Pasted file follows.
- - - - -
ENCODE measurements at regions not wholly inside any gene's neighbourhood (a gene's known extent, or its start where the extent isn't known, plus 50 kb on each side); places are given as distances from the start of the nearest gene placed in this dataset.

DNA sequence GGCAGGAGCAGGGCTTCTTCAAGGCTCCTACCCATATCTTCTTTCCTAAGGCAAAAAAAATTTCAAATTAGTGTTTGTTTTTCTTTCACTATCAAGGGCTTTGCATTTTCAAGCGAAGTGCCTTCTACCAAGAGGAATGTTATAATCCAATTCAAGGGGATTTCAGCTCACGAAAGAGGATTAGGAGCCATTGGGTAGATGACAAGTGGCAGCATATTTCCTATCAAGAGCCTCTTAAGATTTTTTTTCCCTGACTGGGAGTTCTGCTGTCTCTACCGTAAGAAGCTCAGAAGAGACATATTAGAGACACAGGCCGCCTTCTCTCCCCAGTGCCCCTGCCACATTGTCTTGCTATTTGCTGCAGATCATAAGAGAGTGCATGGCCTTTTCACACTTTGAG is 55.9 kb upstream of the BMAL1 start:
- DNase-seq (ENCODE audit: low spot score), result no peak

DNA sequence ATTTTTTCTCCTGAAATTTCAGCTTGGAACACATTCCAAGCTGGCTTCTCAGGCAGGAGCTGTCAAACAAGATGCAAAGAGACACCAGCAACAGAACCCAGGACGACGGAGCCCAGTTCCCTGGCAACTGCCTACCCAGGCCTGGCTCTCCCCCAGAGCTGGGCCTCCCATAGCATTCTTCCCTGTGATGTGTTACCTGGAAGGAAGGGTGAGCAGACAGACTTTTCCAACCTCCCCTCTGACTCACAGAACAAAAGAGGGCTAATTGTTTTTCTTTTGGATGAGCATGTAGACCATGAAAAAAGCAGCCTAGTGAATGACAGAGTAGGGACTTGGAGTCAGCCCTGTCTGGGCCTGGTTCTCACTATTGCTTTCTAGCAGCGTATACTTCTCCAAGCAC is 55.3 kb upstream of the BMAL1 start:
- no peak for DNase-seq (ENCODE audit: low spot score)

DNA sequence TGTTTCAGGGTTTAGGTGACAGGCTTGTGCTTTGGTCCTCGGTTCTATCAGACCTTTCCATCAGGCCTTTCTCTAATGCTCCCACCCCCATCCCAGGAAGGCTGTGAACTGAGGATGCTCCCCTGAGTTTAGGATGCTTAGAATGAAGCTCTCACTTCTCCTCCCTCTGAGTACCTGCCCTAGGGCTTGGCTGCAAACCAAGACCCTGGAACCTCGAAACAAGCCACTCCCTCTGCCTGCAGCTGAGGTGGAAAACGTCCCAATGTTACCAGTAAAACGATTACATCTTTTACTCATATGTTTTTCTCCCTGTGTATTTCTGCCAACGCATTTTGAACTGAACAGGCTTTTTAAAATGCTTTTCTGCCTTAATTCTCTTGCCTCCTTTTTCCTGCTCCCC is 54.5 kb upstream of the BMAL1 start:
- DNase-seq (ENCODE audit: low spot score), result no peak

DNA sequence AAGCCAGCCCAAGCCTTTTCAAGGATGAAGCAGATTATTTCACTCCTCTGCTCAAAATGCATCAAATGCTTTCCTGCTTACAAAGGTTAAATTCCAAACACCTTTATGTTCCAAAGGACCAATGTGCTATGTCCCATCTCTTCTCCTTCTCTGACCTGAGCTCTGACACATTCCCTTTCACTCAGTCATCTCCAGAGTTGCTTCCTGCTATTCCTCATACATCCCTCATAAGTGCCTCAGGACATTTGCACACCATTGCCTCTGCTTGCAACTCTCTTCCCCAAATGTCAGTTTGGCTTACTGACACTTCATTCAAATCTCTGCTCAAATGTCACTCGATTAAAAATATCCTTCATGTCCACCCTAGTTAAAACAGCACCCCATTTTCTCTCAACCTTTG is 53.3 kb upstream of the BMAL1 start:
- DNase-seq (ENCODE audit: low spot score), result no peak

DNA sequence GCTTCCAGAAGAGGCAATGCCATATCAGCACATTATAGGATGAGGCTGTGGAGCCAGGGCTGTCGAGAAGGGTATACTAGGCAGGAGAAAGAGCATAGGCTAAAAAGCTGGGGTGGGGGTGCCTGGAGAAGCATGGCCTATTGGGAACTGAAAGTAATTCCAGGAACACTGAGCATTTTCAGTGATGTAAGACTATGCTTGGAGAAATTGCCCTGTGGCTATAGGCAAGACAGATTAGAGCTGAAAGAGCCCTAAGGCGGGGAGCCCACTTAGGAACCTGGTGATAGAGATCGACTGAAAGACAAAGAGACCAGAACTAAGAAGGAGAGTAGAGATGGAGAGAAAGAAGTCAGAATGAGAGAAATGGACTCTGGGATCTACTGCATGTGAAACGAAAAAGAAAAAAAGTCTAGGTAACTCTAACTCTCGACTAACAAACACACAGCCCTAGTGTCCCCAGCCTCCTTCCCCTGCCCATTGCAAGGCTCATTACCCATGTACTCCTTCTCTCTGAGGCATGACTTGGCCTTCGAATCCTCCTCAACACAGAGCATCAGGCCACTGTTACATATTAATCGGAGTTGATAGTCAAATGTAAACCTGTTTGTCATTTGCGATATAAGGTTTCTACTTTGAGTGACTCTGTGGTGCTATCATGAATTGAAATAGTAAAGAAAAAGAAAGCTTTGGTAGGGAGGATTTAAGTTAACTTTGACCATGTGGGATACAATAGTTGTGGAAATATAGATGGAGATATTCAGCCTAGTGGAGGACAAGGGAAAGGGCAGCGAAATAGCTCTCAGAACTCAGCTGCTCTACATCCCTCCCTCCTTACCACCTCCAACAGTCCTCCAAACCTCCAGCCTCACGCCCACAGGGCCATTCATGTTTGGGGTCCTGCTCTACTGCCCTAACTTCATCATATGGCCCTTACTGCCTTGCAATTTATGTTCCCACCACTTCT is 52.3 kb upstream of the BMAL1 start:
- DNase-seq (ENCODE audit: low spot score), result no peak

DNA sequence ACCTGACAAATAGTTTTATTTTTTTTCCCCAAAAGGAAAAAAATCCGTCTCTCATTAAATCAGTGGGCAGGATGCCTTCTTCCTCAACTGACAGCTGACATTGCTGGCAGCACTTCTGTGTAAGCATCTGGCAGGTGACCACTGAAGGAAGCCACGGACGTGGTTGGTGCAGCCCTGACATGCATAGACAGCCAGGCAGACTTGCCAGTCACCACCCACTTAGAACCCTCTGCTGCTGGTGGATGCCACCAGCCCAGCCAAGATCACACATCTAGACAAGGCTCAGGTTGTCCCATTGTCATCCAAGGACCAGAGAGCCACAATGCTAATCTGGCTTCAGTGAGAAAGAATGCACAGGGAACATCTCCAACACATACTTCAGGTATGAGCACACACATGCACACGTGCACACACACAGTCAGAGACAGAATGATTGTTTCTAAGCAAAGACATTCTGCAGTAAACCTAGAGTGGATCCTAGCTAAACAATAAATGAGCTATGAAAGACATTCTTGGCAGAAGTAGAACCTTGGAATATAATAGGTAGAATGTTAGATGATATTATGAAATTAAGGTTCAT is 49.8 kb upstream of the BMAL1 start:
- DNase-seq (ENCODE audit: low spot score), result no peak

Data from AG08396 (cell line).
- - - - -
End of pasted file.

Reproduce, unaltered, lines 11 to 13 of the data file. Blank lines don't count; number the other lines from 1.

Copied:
- DNase-seq (ENCODE audit: low spot score), result no peak

DNA sequence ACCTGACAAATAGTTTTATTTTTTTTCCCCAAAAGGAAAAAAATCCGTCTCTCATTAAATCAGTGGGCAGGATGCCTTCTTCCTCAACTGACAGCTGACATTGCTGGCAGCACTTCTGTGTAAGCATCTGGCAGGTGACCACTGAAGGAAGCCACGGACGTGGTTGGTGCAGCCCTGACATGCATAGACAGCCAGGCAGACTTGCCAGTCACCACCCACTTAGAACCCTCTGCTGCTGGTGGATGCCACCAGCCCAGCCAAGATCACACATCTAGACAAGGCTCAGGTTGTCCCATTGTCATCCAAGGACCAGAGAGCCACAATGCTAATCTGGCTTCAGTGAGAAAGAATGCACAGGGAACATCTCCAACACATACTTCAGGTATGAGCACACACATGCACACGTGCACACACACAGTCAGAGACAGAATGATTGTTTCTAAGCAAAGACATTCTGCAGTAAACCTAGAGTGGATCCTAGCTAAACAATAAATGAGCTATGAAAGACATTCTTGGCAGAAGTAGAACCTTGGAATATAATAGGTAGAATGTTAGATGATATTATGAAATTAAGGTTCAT is 49.8 kb upstream of the BMAL1 start:
- DNase-seq (ENCODE audit: low spot score), result no peak